Copeland Voting Fully Resists Constructive Control
Control and bribery are settings in which an external agent seeks to influence the outcome of an election. Faliszewski et al.  proved that Llull voting (which is here denoted by Copeland1) and a variant (here denoted by Copeland0) of Copeland voting are computationally resistant to many, yet not all, types of constructive control and that they also provide broad resistance to bribery. We study a parameterized version of Copeland voting, denoted by Copeland α , where the parameter α is a rational number between 0 and 1 that specifies how ties are valued in the pairwise comparisons of candidates in Copeland elections. For each rational α, 0 < α< 1, and each previously studied control scenario, we either prove that Copeland α is computationally vulnerable to control in that scenario (i.e., we give a P-time algorithm that determines whether control is possible, and if so, determines exactly how to exert the control) or we prove that Copeland α is computationally resistant to control in that scenario (i.e., we prove that control problem to be NP-hard). In particular, we prove that Copeland0.5, the system commonly referred to as “Copeland voting,” provides full resistance to constructive control. Among systems with a polynomial-time winner problem, this is the first natural election system proven to have full resistance to constructive control. Looking at rational α, 0 < α< 1, we give a broad set of results on bribery and on the fixed-parameter tractability of bounded-case control for Copeland α (previously only Copeland0 and Copeland1 had been studied), and we introduce and obtain fixed-parameter tractability results even in a new, more flexible model of control (that we dub “extended control”).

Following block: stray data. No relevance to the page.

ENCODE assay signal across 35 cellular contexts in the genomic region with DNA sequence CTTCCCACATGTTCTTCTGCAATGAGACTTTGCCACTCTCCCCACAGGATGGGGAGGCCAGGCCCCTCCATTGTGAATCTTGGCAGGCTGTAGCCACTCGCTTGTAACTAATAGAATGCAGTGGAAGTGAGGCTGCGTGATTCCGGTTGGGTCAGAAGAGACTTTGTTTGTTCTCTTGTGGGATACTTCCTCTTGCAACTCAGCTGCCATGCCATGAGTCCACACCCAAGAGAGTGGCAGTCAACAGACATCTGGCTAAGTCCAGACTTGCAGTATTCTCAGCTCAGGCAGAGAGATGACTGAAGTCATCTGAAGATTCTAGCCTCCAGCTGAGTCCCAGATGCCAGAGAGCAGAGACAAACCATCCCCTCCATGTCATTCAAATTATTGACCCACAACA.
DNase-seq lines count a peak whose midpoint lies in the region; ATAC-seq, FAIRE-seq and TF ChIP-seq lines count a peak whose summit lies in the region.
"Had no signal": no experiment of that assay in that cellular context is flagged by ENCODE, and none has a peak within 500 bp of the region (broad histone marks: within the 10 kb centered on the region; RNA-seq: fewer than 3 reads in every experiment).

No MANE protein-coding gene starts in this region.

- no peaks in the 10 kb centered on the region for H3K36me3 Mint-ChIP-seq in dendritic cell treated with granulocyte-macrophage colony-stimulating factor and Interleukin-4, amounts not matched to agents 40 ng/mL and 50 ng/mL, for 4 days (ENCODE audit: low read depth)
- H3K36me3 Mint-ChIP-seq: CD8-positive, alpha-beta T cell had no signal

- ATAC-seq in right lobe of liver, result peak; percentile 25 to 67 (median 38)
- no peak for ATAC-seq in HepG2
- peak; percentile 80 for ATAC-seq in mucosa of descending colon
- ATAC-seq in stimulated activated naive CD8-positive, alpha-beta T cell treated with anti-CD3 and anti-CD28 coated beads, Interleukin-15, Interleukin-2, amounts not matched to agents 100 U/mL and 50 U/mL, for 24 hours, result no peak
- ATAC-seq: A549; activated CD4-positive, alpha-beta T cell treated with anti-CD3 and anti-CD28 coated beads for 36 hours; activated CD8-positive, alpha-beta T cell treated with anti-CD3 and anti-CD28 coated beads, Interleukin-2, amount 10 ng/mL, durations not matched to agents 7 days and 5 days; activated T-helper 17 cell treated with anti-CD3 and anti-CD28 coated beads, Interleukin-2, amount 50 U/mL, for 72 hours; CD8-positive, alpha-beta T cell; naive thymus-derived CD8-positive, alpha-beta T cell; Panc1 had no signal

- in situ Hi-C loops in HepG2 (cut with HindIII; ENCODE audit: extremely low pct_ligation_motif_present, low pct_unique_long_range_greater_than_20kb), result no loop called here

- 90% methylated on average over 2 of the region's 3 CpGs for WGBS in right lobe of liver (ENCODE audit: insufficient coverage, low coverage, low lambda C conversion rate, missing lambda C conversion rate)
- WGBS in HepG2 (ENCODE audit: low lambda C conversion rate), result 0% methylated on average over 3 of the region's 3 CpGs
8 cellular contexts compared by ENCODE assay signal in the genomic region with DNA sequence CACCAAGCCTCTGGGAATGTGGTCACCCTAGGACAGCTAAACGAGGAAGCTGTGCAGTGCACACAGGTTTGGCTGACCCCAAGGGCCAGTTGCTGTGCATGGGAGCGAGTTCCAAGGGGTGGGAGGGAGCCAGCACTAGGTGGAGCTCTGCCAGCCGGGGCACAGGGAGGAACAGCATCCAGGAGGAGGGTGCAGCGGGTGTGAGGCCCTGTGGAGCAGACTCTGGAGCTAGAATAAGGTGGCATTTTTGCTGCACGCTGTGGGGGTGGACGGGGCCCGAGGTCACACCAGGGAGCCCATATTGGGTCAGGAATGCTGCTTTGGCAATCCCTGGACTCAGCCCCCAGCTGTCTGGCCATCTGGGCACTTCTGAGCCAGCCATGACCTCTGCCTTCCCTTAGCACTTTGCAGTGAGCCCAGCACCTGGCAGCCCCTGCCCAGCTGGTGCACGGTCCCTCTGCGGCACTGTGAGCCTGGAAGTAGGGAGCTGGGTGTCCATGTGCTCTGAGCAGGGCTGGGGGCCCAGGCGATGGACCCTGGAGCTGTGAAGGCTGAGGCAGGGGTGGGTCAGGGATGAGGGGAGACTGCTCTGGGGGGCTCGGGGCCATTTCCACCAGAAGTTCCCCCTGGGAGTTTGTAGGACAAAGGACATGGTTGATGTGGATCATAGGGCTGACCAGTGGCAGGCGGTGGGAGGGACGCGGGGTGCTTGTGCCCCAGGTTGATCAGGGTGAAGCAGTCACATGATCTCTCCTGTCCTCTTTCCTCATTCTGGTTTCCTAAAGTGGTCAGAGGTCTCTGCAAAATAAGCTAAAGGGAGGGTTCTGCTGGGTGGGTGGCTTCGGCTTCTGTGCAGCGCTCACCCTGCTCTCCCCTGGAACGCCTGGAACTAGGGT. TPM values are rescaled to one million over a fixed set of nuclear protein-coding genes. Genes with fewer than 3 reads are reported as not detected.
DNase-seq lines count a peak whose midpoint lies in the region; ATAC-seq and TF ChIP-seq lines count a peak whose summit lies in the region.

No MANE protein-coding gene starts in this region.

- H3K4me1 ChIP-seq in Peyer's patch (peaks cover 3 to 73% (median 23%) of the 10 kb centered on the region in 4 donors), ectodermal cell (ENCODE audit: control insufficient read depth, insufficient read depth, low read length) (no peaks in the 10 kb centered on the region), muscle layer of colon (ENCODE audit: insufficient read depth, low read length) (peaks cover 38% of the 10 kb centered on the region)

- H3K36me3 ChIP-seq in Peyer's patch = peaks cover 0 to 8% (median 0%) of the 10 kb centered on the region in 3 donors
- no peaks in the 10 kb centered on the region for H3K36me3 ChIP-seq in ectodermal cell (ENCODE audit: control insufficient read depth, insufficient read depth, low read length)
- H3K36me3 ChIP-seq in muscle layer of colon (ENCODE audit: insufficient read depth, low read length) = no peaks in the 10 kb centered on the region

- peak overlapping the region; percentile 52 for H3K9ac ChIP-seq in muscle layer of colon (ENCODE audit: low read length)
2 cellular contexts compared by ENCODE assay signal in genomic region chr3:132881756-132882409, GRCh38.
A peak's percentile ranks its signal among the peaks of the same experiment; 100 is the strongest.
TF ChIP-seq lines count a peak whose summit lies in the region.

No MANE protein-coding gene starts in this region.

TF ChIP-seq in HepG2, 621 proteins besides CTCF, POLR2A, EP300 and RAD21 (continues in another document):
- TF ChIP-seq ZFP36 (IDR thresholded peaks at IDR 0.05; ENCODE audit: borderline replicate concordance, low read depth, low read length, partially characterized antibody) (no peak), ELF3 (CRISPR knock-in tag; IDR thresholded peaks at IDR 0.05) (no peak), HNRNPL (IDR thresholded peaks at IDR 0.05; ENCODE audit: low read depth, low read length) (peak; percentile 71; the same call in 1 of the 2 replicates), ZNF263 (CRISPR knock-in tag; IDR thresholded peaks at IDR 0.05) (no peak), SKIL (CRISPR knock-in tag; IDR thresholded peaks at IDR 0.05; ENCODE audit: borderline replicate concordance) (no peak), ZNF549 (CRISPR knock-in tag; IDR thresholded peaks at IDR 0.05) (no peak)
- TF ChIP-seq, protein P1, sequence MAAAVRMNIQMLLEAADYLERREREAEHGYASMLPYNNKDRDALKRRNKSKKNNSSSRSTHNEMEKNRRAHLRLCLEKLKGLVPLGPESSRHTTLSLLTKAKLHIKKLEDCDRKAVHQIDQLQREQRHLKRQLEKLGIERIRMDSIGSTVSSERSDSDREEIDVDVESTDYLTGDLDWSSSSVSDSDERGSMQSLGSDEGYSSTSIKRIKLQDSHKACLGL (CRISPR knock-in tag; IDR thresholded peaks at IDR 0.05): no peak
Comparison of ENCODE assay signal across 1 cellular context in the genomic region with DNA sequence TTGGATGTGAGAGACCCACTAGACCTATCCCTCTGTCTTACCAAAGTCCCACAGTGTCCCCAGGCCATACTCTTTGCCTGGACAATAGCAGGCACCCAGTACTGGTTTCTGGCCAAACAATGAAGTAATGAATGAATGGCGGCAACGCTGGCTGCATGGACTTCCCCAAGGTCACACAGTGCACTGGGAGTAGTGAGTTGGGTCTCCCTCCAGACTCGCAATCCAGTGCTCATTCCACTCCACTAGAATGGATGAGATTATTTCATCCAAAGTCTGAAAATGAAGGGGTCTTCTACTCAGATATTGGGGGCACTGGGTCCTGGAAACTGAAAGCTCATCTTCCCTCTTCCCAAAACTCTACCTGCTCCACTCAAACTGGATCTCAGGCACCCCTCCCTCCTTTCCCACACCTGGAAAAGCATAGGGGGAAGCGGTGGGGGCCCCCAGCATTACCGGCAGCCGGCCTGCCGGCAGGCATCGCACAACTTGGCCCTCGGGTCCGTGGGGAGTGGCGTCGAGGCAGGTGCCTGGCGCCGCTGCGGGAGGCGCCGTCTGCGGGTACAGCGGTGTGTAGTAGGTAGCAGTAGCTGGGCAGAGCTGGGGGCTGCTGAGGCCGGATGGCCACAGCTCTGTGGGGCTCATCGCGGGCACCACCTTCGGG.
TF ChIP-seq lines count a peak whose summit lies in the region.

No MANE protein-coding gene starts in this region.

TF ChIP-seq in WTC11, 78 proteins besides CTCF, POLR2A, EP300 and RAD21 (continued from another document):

KeywordsComputational social choice theory preference aggregation multiagent systems
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